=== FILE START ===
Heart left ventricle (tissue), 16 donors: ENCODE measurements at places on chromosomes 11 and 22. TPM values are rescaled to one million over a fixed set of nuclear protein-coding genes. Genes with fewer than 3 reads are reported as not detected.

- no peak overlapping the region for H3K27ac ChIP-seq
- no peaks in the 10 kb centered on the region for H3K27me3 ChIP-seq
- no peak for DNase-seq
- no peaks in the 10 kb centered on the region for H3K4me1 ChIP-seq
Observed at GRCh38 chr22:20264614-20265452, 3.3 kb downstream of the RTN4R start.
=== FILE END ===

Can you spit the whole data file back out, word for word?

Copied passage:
Heart left ventricle (tissue), 16 donors: ENCODE measurements at places on chromosomes 11 and 22. TPM values are rescaled to one million over a fixed set of nuclear protein-coding genes. Genes with fewer than 3 reads are reported as not detected.

- no peak overlapping the region for H3K27ac ChIP-seq
- no peaks in the 10 kb centered on the region for H3K27me3 ChIP-seq
- no peak for DNase-seq
- no peaks in the 10 kb centered on the region for H3K4me1 ChIP-seq
Observed at GRCh38 chr22:20264614-20265452, 3.3 kb downstream of the RTN4R start.